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Trudeau announces contact tracing app to track spread of COVID-19

Shruti Shekar
·Telecom & Tech Reporter
·4 min read

In an effort to reopen the economy safely, Prime Minister Justin Trudeau announced a contact tracing app that will alert users if they’ve been exposed to COVID-19.

Trudeau said during his daily press briefing that the app will be available in the coming weeks and is fully voluntary.

“We will soon begin testing this app in Ontario. There are already a number of provinces, including B.C., who are working with us on this, but it will be available to everyone in the coming weeks,” he said.

Trudeau stressed that it will be up to the individual to decide whether to download the app, but that the app is most effective when “as many people as possible have it.”

He noted that if you test positive for coronavirus, a healthcare professional will help you upload your status “anonymously to a national network.”

Users who have the app and have been near an individual who has tested positive will be alerted that they’ve been exposed to a positive case.

“The notification will encourage them to reach out to their local public health authorities,” he said.

The app will use technology developed by Google and Apple called Exposure Notification Bluetooth Specification, the Prime Minister’s Office confirmed in an email.

According to the information document, the technology “does not use location for proximity detection. It strictly uses Bluetooth beaconing to detect proximity.”

This identifier changes on average every 15 minutes, the document reads.

“This application is based on a change made by Google and Apple to their operational systems,” Trudeau said.

Trudeau stated that “at no time will personal information be collected or shared, and no location services will be used.”

“The privacy of Canadians will be fully respected,” he said.

Trudeau said that the anonymous data will be held by the federal government and will contain only the anonymous code associated with various phones. He added that no personal information will be stored.

“If you test positively, a code will be developed that will make it clear to people who are in proximity to you that they have been exposed,” he said.

Shopify, Blackberry, the Government of Ontario, and the Canadian Digital Service, have been in charge of creating the nation-wide mobile app. Trudeau also added that Canada’s privacy commissioner has also been involved in the creation of this app.

“We know uptake of this app is not possible if people are worried about privacy,” he said.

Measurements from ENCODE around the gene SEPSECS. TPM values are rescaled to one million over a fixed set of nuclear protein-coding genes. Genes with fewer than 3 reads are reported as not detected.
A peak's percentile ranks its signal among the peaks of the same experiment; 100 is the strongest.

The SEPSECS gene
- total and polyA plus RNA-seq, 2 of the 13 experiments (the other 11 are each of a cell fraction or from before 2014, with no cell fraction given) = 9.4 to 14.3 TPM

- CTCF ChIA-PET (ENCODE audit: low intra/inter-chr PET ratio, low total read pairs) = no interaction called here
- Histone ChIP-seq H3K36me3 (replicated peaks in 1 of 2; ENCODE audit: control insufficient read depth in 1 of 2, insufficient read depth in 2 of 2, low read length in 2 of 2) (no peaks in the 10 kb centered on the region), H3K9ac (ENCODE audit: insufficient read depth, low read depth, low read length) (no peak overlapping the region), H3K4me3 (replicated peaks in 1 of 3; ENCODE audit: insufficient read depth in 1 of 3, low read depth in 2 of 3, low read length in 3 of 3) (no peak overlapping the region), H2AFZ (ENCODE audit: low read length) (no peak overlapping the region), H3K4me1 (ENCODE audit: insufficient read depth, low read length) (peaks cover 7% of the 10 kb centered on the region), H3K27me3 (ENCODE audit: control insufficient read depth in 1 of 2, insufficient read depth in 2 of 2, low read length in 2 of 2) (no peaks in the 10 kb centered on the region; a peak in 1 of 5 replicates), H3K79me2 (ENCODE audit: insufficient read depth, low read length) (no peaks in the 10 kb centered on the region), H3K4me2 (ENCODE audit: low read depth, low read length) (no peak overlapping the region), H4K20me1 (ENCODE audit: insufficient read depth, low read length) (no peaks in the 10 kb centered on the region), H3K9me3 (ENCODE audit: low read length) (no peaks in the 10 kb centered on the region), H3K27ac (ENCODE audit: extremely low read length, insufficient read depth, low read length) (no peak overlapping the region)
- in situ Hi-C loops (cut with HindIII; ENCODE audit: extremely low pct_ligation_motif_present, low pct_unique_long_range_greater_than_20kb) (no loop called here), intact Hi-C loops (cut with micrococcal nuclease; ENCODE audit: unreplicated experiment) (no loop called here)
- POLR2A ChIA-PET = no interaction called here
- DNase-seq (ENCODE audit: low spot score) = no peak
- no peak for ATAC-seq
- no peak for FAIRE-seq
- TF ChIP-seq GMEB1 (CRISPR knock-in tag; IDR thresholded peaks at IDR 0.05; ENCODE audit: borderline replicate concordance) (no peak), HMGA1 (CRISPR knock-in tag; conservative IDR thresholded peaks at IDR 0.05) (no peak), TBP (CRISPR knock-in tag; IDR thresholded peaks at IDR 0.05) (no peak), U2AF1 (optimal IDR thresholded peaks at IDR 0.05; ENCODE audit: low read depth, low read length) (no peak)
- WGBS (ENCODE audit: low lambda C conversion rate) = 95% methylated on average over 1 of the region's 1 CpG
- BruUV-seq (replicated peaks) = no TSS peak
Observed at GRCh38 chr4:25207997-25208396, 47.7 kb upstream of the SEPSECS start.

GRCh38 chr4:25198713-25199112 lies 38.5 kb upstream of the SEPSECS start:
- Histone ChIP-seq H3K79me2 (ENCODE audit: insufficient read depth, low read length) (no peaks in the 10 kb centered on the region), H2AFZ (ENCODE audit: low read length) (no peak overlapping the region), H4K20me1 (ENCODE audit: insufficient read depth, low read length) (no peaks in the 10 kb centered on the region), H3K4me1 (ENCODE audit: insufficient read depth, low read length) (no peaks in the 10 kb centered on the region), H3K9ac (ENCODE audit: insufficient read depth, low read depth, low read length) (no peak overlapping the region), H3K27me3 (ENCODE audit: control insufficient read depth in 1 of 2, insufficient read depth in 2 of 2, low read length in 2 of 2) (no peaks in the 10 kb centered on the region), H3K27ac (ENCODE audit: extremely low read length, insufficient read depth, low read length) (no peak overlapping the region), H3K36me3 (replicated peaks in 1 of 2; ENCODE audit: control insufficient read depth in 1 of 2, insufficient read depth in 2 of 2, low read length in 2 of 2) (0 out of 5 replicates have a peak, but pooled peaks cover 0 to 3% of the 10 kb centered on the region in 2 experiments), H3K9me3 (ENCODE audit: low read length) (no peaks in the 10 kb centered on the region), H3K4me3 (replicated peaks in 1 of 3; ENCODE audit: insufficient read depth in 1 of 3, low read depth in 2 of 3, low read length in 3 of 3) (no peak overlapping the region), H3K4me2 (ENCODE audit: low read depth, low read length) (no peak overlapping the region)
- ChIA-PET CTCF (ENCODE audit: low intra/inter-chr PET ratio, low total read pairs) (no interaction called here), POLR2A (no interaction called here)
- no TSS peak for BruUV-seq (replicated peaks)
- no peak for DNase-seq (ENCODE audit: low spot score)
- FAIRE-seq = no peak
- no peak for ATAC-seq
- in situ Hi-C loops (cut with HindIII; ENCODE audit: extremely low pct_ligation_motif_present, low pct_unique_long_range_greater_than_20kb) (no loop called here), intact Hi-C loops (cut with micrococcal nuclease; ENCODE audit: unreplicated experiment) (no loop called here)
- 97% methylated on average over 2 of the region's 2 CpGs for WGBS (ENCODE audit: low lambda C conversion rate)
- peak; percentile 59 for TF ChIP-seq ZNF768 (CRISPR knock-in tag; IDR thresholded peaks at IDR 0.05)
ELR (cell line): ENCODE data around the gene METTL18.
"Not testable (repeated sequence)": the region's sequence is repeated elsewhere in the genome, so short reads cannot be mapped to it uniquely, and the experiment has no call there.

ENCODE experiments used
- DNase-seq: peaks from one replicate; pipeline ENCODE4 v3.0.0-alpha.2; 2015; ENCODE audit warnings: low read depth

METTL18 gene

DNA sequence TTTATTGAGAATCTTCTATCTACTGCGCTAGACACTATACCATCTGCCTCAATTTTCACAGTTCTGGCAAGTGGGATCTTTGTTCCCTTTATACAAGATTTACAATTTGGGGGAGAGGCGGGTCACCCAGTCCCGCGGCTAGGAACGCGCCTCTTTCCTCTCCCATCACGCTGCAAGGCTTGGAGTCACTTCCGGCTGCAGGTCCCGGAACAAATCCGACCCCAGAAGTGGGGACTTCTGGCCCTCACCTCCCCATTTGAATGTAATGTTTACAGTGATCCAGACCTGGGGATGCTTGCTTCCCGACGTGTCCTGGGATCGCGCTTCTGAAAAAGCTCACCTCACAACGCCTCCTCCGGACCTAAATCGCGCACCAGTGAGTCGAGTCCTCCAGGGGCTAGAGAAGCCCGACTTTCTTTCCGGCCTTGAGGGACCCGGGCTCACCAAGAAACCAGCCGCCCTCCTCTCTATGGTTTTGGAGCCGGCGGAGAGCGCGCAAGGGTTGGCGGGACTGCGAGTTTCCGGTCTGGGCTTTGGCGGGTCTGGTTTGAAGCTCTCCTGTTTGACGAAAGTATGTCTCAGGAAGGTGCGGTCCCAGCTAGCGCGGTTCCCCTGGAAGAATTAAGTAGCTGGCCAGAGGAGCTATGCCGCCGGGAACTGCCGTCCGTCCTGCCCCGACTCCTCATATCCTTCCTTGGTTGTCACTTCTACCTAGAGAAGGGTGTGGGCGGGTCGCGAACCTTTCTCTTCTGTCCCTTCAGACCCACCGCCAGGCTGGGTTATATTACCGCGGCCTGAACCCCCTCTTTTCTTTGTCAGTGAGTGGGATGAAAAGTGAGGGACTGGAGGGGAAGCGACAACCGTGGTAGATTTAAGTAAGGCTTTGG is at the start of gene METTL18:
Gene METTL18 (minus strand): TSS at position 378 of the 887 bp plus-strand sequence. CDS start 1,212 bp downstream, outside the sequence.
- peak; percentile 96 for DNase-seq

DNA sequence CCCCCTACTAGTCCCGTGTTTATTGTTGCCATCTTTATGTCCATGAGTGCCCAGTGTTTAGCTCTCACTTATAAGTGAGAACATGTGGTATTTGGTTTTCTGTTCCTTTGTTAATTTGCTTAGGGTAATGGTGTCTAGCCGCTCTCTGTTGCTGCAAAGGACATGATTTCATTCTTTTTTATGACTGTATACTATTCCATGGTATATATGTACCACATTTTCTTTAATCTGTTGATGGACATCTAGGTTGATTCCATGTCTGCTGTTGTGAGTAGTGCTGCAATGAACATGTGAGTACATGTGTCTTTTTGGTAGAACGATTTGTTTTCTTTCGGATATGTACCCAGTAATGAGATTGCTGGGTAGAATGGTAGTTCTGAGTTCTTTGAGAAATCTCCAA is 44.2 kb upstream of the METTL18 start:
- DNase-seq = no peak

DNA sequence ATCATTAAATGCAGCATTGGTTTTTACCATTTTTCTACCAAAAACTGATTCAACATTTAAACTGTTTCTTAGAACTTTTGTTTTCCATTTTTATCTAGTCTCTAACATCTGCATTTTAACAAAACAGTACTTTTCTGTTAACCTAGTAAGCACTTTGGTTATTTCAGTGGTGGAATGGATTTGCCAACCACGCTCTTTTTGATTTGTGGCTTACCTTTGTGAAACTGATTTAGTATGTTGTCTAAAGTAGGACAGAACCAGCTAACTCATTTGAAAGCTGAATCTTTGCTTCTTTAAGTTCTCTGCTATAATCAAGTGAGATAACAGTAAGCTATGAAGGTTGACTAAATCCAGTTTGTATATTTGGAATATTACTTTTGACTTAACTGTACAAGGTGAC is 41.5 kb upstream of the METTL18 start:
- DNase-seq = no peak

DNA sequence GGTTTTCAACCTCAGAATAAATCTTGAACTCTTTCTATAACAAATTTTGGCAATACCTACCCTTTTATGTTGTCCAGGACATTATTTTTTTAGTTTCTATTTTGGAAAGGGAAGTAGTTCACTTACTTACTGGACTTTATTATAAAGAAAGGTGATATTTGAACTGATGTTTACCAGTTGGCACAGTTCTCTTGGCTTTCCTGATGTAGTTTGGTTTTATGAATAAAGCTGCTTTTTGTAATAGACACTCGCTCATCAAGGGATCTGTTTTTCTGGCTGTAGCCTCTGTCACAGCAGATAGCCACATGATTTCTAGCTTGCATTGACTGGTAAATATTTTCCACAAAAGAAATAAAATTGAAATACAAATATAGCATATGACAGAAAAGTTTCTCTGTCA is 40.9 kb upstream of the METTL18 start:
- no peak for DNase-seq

Bluetooth beaconing better at protecting data: expert

Sumit Bhatia, director of communications and knowledge mobilization with the Ryerson’s Cybersecure Catalyst, said in an interview that the use of Bluetooth beaconing does a better job of protecting the privacy and security of Canadians more than collecting data based on location service.

“In general, location-based data just increases the risk for users should there be a data leak or a cyber attack,” he said. “The exposure of that data is much more vulnerable... location data is also not always precise. Bluetooth, on the other hand, is not calculating your location. It’s communicating directly with your device through the use of standards-based technology.”

Bhatia explained that Bluetooth has more accuracy especially within a range that is less than 100 feet versus location data which does better outside of that distance.

He added that while most people might be concerned that Bluetooth might drain phone batteries, it might not be the case for this particular app.

“Research shows that a lot of people typically have their Bluetooth functionality on, even when they’re not using it,” he said. “By running [the app] in the background, by only limiting the type of data and the amount of data that is actually passing through it, it does limit the battery exposure.”

While Bhatia thinks this is a good move by the government, he added that there are still some concerns around the digital divide in Canada.

“We know that one in four low-income Canadian households do not have a smartphone, which affects things such as access to this app, the education around its use, and its general uptake for effectiveness,” he said.

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